The Labour party has won an unprecedented five seats in City of London common council elections

 
Kenza Bryan
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The Square Mile - London's Financial District
Labour won an unprecedented five seats in yesterday's election (Source: Getty)

Labour has won an unprecedented five seats in the City of London’s local elections which take place every four years and usually return only independent candidates.

Some 7,400 residents as well as 400,000 people who work in the Square Mile were given a vote in the common council elections, which closed at 8pm last night.

Peter Kenyon, chair of Labour’s City of London branch, told City A.M. the group has no specific policy objectives with regards to financial services. Instead, it wants to focus on “changing corporation policy with regards to affordable housing, the living wage and tackling rough sleeping.”

Its other manifesto commitments are to promote the London living wage of £9.75 per hour for all workers in the City and to create more dedicated cycling lanes.

He also said that the victory, outside of Labour’s traditional areas of support, feels “very sweet”.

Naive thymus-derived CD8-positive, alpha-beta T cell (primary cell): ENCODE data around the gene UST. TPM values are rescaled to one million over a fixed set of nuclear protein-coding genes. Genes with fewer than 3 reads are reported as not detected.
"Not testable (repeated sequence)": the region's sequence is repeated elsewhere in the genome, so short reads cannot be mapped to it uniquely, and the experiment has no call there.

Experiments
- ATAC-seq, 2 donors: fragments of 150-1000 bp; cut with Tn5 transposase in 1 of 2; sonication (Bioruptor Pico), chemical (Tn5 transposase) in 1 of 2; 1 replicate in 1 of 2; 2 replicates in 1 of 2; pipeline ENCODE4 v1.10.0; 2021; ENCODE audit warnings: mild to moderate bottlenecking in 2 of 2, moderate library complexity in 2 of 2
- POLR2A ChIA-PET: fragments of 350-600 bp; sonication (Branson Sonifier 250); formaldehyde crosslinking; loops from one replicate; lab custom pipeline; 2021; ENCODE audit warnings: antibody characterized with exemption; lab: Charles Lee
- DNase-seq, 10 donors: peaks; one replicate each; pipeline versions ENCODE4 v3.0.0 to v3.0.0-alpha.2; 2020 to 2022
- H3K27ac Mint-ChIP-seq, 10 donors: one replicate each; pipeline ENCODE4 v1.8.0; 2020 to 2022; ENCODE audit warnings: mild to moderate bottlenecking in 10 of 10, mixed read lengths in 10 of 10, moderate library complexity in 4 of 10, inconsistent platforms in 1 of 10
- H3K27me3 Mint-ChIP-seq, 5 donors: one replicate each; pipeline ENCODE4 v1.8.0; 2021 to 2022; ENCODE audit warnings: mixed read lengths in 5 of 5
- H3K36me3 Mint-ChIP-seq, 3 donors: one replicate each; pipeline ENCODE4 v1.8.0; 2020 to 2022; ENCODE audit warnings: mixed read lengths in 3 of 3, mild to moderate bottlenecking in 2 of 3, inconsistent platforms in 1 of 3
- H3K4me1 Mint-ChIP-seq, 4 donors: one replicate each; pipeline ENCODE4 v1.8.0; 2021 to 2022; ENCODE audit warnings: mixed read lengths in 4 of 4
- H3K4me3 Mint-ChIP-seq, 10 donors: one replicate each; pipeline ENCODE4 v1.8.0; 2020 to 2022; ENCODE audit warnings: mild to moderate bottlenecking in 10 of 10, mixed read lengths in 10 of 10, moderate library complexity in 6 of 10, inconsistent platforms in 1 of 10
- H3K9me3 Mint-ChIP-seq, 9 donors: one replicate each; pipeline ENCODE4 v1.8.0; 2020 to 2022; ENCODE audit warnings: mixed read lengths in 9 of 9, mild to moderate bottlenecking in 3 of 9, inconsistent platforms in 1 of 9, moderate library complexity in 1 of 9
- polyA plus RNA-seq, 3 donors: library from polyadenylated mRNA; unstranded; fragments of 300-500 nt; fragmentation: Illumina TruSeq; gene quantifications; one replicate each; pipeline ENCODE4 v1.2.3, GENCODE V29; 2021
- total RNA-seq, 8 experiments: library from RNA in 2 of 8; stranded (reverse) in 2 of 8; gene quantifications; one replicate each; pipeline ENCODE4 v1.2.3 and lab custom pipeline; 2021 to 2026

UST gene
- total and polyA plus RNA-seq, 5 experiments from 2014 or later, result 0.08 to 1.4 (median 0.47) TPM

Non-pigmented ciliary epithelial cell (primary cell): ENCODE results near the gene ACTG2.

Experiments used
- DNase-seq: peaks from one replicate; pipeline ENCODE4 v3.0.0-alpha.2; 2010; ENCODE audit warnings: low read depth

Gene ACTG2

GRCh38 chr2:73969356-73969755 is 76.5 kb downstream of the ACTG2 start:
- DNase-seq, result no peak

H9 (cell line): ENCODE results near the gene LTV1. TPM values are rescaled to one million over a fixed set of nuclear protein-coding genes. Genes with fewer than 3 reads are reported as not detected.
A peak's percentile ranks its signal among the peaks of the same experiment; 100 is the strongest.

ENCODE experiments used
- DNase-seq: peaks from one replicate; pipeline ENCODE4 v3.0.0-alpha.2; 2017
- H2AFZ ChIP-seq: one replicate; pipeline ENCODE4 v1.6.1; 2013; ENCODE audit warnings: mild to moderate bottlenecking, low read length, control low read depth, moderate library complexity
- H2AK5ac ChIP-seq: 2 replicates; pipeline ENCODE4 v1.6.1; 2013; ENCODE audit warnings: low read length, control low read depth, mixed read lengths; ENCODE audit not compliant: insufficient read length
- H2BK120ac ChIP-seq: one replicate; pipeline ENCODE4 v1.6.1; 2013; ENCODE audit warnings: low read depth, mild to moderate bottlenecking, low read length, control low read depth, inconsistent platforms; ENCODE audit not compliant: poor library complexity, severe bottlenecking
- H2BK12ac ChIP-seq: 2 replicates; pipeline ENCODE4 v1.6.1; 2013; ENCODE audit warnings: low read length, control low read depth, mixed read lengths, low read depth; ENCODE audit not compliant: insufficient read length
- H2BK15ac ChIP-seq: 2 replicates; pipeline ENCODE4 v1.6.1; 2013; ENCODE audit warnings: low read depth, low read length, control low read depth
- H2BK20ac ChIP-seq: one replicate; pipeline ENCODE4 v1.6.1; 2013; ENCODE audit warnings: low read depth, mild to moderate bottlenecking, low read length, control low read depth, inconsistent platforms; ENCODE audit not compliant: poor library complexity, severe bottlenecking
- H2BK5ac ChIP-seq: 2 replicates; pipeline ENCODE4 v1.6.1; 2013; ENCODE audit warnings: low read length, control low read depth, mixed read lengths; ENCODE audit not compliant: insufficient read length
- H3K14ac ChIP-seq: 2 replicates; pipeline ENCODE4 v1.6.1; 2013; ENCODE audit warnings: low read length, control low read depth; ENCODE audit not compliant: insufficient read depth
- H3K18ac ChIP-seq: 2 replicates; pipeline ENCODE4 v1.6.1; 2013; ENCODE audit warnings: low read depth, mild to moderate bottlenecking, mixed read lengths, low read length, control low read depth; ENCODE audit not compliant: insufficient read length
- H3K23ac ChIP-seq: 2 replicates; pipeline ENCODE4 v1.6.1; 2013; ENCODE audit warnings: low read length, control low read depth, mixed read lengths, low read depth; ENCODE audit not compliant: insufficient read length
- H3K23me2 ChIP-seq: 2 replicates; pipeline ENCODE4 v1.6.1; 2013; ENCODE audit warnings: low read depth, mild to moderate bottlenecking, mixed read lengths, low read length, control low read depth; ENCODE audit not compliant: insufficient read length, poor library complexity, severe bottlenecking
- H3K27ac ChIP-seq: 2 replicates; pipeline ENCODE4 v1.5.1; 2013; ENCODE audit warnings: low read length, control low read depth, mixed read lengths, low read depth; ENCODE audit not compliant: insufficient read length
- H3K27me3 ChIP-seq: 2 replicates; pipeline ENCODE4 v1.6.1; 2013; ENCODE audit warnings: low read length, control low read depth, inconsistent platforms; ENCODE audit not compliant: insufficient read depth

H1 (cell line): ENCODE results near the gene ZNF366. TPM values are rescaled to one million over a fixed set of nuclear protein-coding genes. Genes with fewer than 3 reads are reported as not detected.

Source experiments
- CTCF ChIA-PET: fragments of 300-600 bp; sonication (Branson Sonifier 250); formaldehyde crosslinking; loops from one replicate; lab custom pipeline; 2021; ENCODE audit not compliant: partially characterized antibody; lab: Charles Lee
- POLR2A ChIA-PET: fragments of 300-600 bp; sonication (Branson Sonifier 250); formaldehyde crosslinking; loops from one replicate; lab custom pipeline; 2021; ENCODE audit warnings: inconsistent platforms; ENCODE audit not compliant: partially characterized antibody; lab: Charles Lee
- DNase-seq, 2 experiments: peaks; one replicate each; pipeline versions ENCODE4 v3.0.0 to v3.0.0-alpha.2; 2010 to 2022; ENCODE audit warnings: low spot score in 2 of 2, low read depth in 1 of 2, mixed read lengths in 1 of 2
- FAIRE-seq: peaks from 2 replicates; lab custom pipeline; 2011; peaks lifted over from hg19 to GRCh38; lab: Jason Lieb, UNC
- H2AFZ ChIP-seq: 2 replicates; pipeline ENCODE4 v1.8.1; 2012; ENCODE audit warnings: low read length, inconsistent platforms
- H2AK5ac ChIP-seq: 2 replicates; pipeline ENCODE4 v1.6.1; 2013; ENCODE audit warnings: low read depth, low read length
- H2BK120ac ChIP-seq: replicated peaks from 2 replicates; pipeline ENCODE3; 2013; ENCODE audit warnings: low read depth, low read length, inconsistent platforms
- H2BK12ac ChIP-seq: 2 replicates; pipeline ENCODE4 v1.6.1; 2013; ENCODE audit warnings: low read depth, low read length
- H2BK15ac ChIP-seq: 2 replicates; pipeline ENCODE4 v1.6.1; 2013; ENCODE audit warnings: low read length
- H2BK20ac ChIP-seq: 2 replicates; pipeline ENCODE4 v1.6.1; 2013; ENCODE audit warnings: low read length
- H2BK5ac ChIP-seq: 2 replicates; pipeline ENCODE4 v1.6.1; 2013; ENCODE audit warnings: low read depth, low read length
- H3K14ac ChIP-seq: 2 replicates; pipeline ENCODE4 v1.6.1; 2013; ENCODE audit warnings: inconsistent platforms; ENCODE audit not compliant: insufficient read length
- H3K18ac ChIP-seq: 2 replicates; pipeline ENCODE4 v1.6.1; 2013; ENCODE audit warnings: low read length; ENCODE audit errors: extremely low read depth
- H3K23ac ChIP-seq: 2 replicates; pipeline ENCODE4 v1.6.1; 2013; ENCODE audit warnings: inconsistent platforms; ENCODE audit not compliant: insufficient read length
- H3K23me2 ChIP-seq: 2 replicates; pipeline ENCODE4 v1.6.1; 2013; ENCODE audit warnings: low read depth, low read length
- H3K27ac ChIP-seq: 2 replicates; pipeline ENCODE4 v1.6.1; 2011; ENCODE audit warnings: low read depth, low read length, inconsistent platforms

Labour won five out of the eight seats it contested, though all 95 other seats remain under the control of independents such as Temple and Farringdon, a coalition of local business representatives and barristers.

The City of London is the second smallest local authority area in England, behind West Somerset, and the oldest continuous representative local government in the world. One of its official roles is to promote London as a leading financial centre.

Labour only started contesting local City seats in 2009, and won its first one in 2014.

Labour’s Shadow Chancellor John McDonnell has in the past called for the unusual system of independent local government by the Corporation of London to be abolished.

Peter Kenyon insists that official Labour party policy is to work with and accept the Corporation, and that the City of London Labour Party's manifesto has been "considered" by Labour’s City spokesman, Johnnie Reynolds.

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